Insurtechs and captives: a match made in heaven?
A growing number of captive insurance companies are partnering with insurtechs, but engagement has arguably been considerably lower than in the commercial re/insurance space, where insurtechs are responsible for a growing number of cost and time-saving solutions across the whole value chain.One reason that captives are lagging behind when it comes to insurtech is that many insurtech innovations may not be immediately relevant to the captive insurance space.Derek Bridgeman, managing director, SRS Europe says: “Captives by nature tend to be limited in purpose and are generally focused on financing of low volatility risks. Combine this with the highly outsourced model most captives utilise, a captive itself doesn’t tend to have much need, at any real volume, for the services of many insurtech innovations.
“You’re talking about risk management services much more than customer interface innovations, because captives have no customers.”
David Clamp, The Camelot Network
“As a result, the commitment to capital expenses can be hard to justify. It is important that insurtechs seek ways to commoditise the fantastic underwriting, claims and data analytics tools they have developed in order to remove the barriers to entry for the captive space, and without diluting their product proposition.”David Clamp, founder of The Camelot Network, sees no reason why captives could not be even more interested in insurtechs than the commercial insurance space is—it’s just a matter of recognising where the opportunities lie.“You’re talking about risk management services much more than customer interface innovations, because captives have no customers,” he says. “A lot of what organisations are doing in the risk prevention space isn’t badged as insurtech, but as risk management.”Similarly, Mark Huxley, non-executive director of consultancy company Altus, believes that when it comes to captives, insurtechs should be looking at the risk management side rather than directly at the insurance side.“People on insurtech side come into the captives industry with a bit of ignorance about how it works,” he says. “They come in with fantastic solutions that can make whatever it is they do seem easier, but they’re not really sure the problem is that they’re solving, and they immediately go storming into the insurer market thinking they are top of the food chain.“Often, they’d be much better looking downstream, because if they’re providing a service that creates certainty around the risk or the ability to see where the boundaries of the risk are as a risk manager, that will do well.“They definitely don’t think about the risk community enough.”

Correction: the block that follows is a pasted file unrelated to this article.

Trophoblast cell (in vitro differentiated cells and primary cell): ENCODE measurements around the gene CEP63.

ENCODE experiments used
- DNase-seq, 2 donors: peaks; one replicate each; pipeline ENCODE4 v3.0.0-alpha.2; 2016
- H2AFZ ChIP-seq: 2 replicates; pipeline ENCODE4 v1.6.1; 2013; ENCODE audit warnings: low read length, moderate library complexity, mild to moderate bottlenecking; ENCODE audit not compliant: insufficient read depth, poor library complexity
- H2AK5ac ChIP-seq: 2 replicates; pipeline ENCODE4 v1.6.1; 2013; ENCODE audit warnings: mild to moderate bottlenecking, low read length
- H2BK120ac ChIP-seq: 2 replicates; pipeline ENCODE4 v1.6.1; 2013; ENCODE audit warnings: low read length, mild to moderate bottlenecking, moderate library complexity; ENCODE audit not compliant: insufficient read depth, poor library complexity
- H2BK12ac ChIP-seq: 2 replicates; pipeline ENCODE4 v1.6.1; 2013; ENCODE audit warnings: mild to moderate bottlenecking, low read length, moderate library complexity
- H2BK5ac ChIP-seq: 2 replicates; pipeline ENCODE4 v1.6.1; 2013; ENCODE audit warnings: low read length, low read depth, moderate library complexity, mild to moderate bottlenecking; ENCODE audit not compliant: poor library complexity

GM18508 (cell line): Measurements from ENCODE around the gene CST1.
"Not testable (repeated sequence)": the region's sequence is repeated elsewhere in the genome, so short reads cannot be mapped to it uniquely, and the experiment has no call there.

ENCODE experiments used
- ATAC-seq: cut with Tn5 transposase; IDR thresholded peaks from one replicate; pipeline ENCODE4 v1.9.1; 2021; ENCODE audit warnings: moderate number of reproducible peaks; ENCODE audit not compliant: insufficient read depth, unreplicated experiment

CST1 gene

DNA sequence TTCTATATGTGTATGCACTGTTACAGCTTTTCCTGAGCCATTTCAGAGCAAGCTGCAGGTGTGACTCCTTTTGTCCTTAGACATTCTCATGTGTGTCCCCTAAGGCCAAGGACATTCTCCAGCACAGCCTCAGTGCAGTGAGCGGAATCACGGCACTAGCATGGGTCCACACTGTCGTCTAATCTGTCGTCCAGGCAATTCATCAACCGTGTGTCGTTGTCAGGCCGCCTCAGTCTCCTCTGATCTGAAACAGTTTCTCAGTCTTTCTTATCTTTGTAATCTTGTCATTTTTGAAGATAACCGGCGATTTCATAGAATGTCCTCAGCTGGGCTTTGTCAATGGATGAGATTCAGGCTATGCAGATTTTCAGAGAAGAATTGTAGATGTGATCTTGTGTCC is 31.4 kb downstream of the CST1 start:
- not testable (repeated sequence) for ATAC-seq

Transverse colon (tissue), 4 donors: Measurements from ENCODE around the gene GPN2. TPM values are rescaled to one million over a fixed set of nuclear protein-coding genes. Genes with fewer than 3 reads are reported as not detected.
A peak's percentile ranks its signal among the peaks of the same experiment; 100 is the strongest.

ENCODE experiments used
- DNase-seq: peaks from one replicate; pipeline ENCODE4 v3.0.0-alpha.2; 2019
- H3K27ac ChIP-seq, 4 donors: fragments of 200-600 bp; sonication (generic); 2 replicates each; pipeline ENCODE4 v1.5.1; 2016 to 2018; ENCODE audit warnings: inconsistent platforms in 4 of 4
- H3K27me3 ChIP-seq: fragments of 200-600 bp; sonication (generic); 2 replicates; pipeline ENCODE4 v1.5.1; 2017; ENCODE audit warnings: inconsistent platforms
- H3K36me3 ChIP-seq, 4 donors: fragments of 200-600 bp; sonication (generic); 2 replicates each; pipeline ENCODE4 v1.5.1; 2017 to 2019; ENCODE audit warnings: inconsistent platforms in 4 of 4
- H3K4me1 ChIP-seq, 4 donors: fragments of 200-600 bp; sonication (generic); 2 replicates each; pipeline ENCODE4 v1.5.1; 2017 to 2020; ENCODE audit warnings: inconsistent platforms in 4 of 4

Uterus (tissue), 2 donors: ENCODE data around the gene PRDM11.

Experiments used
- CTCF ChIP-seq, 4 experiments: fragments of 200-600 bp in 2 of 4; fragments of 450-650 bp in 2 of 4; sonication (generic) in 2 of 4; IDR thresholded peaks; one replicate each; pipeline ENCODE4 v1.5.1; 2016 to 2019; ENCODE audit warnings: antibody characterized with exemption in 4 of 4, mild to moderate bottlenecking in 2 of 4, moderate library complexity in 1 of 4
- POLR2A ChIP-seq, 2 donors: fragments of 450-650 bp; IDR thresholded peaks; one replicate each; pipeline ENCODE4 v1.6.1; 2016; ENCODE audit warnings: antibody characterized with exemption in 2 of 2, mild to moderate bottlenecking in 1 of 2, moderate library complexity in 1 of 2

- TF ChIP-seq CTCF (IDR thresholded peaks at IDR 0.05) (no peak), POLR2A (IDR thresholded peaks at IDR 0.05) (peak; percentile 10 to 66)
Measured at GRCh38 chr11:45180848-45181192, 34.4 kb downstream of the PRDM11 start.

“Everybody’s very heavy on data—the problem is that it’s just dumb data.”
Mark Huxley, Altus
Data to the fore
Huxley has, nevertheless, seen a wide range of insurtech innovations that help organisations minimise their risk, from hyperlocal flood mapping to geolocation tools and QR codes for tracking shipping containers.“From a captive insurance point of view, everybody’s very heavy on data—the problem is that it’s just dumb data. The question is how to merge its objectivity with our subjectivity as sentient thinkers, to become better,” he says.“I don’t think there’s enough of a R&D priority within corporations to look at the insurance part of their business and say: ‘What could we be doing better?’. A culture of innovation is led from the very top of that organisation: if the people at the top have the curiosity and the motivation to keep asking the question ‘why?’ then you start creating a culture where you fix things.“You create an environment of ideation and experimentation within the organisation.”
“The potential for captives to increase their utilisation of insurtech is evident, in particular, around the area of data and analytics.”
Derek Bridgeman, SRS Europe
Bridgeman agrees that insurtechs have great potential to help captive insurance companies make better use of data.“The potential for captives to increase their utilisation of insurtech is evident, in particular, around the area of data and analytics, growth in artificial intelligence (AI) and predictive modelling,” he says.“Often this value is difficult to quantify, but as captives continue to implement insurtech solutions they increase their ability to generate more credible data; quantifiable value can be derived particularly around loss-reserving.“Improving the reliability of reserve estimates will in turn provide enhanced insight into the drivers of claims and claim development resulting in an enhanced risk management structure and overall insurance placement.”Ultimately, insurtechs hold the key to financial savings for captive insurance companies, enabling them to harness data and technology to reduce risk and cut losses. While many customer-facing insurtech solutions may not be immediately relevant to captives, a broader view reveals huge potential, much of which is still untapped.“The speedier adoption of cost-reducing technologies together with the use of AI, predictive modelling and governance software to automate data and analytical workflows should enable captives, and commercial insurers, to further streamline their business and reduce costs,” says Bridgeman.